North Carolina Newspapers

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Volume XXXVIII
Salem College, Winston-Salem, N. C., Friday, April 18, 1958
Number
New Officers Are Installed In Official Ceremony
Hixson Tells
Sophomore
Test Results
The Sequential Tests of Educa
tional Progress (STEP), which
were initiated at Salem this year,
were taken by the sophomores on
March 21 and 22. The highest
ranking sophomores were:
Mathematics:
'1, Nan Williams
2. Sandra 'Shaver, Sarah Tesch
3. Betty Ann Parker
4. Susan Foard
5. Joan Brooks, Abbye Davis,
Harriet Herring
6. Frances Jennette
7. Meribeth Bunch, Gwen Dick
erson, Emily Littlejohn
Reading:
1, Nancy Jane Carroll
2. Susan McCotter, Evelyn 'Vin
cent, Nan Williams
3, Caroline Easley, Harriet Her
ring, Rosemary Laney
4. Julia Cox, Susan Foard, Sarah
Tesch
Science;
1. Nancy Jane Carroll
2. Betsy Guerrant
3. Susan Foard
4. Harriet Davis, Harriet Her
ring, Susan McCotter
5. Henrietta Jennings
6. Janet Barnett, Nan Williams
7. Sarah Tesch, Barbara Williams
Social Studies:
1. Susan Foard
2. Carol Doxey, Marie Stimpson
3. Harriette Dwelle, Nancy Neese
4. Joan Mason, Sarah Tesch, Nan
Williams
5. Louise Adams, Meribeth
Bunch, Nell Wiggins
Each sophomore may get her in
terpretative leaflet from her ad
visor when making preliminary
registration.
New Presidents Reveal
Their Plans For 1958-59
Before installation Curt Wrike chats with the new Stee Gee president
Margaret MacQueen. In the background are Patty Kimbrough, Mary
Jane May hew, and Frankie Cunningham.
‘'On Campus” Roommates
Are Out Of College
Miss^ June Gentry once claimed
that there was not anything un
usual about her—there was abso
lutely nothing on which to base
an interesting article for the
Salemite. But everything she does
contradicts this statement.
This black-haired modern dance
instructor lives a few houses up
from the Post Office with Alice
McNeely, the assistant to admis-
sTons at Salem College, ' Their
apartment is in the basement and
Stee Gee Hears NSA
Reports And Plans For
Evaluation Of Curriculum
The Student Council held its
first meeting under the leadership
of its new president, Margaret
MacQueen, on April 14. Margaret
welcomed new and returning mem
bers and then continued witJi an
nouncements and general business.
The highlight of the meeting was
a report by Ann Bolin and Nor-
wood Dennis on the N .S. A.
vention, which they attended at
Randolph-Macon College on April
10, 11, and 12.
Ann and Norwood reported that
student responsibility in
education was the theme or e
N. S. A. Convention. This was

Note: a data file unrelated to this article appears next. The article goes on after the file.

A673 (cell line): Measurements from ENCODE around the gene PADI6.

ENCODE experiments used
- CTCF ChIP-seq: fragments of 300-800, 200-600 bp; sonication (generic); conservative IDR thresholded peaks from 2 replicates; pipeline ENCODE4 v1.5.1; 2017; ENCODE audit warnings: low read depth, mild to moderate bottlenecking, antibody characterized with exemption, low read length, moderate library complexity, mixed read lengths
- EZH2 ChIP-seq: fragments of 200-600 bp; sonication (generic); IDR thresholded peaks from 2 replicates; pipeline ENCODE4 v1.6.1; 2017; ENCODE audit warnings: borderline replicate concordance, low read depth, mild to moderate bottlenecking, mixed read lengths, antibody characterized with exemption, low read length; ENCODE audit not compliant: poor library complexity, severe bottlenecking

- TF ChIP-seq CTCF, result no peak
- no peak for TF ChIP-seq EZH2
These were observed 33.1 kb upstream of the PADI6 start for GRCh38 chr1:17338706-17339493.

presented under three main topics.
The new president announced
that a joint faculty-student com
mittee has been set up to stu y
Salem’s cut system. The
members are Sally Wood, an
Williams, and Margaret MacQueen.
Anyone having suggestions or ideas
may present them to these peop e
for discussion by the committee.
Margaret also stated that the
faculty evaluation program has
been completed and will be pre
sented to the faculty for their ac
ceptance or rejection on May 7.
The first was the need for in
creasing the number of faculty
members. By 1970, 500,000 new
teachers will be needed m the
United States. To meet this d
mand, college students taking edii
cation need to be encoumged ^
teach A curriculum should be de
veloped in high schools and co
leges which would interest students
in education. Courses should lay
stress on independent thinking
and ideas, rather than memorized
^^Curriculum evaluation was the
second topic. The importance of
increasing effectiveness of '"Struc
tion and improving student atti-
!ude was stressed. This might be
accomplished through
faculty committees to judge
portance of courses taught, faculty
evaluation, and by seminars corn-
nosed' of class members discussing
their class programs. Independent
(Continued on page four)
they jokingly call it “The Cave.”
It is attractively decorated with
copper Turkish incense dishes,
lamps, and a few paintings by
Ralph Herring, Miss McNeely’s
fiance. The living room is about
eight feet square with low ceilings,
and Miss Gentry is constantly
bumping her arm when she raises
a clothes hanger to see if a dress
needs pressing.
The furniture in the living room
consists' of a few bookcases, a
television set, a coffee table, a
chair, a couch, and a covered board
which serves as an extra sofa.
The only thing left now, though,
are two chairs and the T. V. set.
Miss McNeely is getting married
in June, so she has moved most
of the furniture to her new apart
ment in town.
The white kitchen is very clean,
and* they • do their own cooking
when they have to. Since neither